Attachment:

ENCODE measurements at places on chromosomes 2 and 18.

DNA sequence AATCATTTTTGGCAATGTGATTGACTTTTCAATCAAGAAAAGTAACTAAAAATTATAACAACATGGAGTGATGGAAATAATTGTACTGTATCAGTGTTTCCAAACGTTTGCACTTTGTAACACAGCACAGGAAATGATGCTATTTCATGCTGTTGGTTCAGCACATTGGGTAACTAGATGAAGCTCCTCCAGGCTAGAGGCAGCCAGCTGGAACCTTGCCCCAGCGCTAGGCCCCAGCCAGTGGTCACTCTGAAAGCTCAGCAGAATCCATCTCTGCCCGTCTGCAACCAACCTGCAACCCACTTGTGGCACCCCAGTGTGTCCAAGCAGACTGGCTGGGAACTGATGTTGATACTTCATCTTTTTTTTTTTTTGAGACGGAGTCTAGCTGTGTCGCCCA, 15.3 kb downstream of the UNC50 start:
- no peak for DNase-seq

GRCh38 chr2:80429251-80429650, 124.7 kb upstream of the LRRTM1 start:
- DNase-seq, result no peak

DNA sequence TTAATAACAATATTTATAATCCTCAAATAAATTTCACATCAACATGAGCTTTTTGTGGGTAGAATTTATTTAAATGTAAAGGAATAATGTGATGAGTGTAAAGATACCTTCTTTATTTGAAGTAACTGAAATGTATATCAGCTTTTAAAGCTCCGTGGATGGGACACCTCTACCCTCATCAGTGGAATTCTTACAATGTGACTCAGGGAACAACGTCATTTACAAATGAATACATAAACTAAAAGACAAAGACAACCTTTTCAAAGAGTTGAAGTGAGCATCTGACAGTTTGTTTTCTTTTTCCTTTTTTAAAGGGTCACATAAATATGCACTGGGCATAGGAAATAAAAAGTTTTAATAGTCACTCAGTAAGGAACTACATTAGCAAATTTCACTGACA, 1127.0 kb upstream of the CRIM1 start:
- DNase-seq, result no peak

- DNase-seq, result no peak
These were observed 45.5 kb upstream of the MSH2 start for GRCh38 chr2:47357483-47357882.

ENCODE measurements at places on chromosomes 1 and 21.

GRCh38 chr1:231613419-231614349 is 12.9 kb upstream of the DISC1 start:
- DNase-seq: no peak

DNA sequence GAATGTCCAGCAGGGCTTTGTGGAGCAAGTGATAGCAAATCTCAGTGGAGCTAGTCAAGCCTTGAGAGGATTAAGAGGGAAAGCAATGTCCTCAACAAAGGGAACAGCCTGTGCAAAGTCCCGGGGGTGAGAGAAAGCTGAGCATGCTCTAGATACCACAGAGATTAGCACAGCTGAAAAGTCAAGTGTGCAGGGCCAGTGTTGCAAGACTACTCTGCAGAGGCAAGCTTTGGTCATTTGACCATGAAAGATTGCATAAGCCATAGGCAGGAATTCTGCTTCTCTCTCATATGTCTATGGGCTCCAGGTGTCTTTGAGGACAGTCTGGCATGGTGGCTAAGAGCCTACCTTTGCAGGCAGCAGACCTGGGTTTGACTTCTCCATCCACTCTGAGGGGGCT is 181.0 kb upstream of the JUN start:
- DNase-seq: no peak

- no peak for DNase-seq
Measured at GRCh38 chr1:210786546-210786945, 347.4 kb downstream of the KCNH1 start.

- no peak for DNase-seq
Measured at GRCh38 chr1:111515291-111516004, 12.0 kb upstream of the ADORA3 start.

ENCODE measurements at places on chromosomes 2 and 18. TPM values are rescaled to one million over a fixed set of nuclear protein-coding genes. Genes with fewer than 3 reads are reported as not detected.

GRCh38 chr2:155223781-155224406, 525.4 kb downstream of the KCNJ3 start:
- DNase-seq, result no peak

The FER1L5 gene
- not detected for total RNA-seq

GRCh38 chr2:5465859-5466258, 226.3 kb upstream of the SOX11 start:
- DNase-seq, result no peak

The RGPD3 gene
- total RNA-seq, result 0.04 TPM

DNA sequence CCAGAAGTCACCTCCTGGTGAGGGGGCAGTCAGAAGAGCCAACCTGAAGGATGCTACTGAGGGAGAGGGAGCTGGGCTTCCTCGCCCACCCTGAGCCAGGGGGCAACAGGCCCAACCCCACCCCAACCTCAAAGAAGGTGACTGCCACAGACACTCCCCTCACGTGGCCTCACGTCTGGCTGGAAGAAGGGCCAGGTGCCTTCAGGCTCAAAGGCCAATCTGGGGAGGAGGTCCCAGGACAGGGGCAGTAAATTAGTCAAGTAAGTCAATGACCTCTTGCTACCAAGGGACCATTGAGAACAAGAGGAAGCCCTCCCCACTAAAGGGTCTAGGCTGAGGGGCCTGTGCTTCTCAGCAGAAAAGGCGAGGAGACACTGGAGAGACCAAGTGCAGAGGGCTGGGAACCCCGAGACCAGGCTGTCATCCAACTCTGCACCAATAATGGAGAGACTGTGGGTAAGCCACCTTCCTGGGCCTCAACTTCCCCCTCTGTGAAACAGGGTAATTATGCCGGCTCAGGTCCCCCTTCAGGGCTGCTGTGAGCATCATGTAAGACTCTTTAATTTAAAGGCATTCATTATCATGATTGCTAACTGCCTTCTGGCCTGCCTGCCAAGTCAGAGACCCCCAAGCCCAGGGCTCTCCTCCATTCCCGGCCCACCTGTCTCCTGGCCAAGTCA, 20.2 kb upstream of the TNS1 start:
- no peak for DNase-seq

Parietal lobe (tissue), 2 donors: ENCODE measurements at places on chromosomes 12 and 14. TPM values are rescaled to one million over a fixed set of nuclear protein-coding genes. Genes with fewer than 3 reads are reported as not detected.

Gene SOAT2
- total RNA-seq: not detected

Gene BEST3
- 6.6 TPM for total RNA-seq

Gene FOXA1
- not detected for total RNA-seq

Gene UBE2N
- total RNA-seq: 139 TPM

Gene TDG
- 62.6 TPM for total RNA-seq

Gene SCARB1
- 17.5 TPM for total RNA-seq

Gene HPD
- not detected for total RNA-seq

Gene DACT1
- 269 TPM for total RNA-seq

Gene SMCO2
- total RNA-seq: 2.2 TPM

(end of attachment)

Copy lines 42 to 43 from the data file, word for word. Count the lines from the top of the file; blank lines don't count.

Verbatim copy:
- 17.5 TPM for total RNA-seq

Gene HPD